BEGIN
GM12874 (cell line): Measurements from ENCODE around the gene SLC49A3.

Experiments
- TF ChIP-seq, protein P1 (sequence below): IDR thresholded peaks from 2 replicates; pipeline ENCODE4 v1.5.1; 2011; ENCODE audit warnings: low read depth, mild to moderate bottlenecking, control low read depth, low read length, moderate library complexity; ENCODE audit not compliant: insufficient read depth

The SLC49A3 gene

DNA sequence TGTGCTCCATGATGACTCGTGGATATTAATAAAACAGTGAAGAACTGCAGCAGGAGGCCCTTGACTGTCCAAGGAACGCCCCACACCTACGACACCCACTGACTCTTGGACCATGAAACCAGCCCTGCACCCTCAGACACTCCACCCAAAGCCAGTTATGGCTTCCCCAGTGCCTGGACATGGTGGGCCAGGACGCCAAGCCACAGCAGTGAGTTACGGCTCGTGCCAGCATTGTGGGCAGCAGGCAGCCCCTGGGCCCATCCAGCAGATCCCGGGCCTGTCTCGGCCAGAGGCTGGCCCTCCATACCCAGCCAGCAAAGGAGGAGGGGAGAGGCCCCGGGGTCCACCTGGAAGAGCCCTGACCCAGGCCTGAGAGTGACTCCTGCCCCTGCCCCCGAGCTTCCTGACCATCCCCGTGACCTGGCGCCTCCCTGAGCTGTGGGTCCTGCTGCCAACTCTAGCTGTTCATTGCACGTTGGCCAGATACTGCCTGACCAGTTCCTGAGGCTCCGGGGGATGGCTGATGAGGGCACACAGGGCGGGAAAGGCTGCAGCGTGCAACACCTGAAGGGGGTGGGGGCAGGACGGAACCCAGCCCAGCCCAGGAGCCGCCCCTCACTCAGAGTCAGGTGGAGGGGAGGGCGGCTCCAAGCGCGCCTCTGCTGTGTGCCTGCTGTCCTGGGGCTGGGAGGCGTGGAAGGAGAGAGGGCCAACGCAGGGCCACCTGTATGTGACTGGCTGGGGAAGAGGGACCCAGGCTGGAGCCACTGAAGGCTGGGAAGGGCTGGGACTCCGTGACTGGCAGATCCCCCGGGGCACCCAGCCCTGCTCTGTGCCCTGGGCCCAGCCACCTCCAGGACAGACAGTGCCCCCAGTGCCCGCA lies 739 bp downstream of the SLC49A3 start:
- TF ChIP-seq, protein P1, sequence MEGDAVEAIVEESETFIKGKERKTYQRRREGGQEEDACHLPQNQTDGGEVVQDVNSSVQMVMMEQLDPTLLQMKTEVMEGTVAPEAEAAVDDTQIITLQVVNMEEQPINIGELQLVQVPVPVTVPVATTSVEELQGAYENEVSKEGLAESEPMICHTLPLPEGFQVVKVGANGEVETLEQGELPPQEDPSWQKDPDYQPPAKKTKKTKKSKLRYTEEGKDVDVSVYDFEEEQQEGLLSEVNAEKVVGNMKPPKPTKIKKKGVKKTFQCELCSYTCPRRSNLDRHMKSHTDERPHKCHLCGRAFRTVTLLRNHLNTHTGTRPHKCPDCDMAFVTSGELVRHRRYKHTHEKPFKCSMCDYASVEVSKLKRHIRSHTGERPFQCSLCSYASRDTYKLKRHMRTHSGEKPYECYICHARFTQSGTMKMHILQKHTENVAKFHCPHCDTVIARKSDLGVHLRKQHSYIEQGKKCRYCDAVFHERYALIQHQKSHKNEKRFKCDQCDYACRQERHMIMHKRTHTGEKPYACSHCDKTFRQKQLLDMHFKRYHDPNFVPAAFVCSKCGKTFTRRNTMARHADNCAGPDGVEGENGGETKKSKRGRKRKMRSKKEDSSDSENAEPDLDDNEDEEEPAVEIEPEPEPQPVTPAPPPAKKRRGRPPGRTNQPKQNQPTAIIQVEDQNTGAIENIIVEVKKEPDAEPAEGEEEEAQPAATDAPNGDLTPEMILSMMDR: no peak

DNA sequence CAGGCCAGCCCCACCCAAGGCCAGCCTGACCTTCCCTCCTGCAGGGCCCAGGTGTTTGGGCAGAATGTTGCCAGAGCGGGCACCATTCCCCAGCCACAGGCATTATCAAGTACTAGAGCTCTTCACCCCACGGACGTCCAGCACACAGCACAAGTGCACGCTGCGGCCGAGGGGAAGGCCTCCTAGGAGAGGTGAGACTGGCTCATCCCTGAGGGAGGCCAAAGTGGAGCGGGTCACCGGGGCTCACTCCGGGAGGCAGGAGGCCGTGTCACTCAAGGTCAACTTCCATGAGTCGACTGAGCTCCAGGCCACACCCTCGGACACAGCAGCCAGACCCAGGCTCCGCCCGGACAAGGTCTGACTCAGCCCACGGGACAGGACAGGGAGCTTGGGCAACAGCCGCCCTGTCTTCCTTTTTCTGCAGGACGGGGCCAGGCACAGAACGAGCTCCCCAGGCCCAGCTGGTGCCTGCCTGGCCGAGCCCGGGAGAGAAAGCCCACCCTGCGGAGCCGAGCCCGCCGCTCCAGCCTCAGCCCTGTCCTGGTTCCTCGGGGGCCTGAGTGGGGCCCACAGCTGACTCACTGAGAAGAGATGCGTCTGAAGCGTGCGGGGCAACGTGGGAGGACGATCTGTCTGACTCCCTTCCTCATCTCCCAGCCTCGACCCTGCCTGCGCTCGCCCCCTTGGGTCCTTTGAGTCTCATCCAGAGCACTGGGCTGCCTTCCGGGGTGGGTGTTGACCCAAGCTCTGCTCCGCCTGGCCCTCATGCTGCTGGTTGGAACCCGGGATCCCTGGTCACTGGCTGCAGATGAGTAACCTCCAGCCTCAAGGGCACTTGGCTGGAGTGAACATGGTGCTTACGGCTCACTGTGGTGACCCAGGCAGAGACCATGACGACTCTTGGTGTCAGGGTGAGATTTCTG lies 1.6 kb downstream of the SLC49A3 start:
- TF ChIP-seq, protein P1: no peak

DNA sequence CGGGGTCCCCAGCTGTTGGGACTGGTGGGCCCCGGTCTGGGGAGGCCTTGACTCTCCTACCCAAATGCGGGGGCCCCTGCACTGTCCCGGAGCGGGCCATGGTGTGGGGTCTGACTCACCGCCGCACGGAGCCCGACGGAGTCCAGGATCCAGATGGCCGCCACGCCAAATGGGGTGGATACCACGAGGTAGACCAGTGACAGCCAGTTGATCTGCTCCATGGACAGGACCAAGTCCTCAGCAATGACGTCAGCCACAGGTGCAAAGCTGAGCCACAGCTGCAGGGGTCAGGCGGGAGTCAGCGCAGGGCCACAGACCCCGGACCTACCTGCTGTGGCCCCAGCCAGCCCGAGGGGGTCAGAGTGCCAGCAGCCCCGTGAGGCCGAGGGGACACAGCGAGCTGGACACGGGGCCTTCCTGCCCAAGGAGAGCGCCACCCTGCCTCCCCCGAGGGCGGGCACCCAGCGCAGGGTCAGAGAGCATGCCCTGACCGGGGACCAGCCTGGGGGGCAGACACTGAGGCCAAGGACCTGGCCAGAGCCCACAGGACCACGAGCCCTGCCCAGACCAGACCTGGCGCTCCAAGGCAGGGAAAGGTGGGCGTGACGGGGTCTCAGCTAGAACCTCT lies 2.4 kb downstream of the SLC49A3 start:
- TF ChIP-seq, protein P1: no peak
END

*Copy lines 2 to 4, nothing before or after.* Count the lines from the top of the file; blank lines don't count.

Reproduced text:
Experiments
- TF ChIP-seq, protein P1 (sequence below): IDR thresholded peaks from 2 replicates; pipeline ENCODE4 v1.5.1; 2011; ENCODE audit warnings: low read depth, mild to moderate bottlenecking, control low read depth, low read length, moderate library complexity; ENCODE audit not compliant: insufficient read depth

The SLC49A3 gene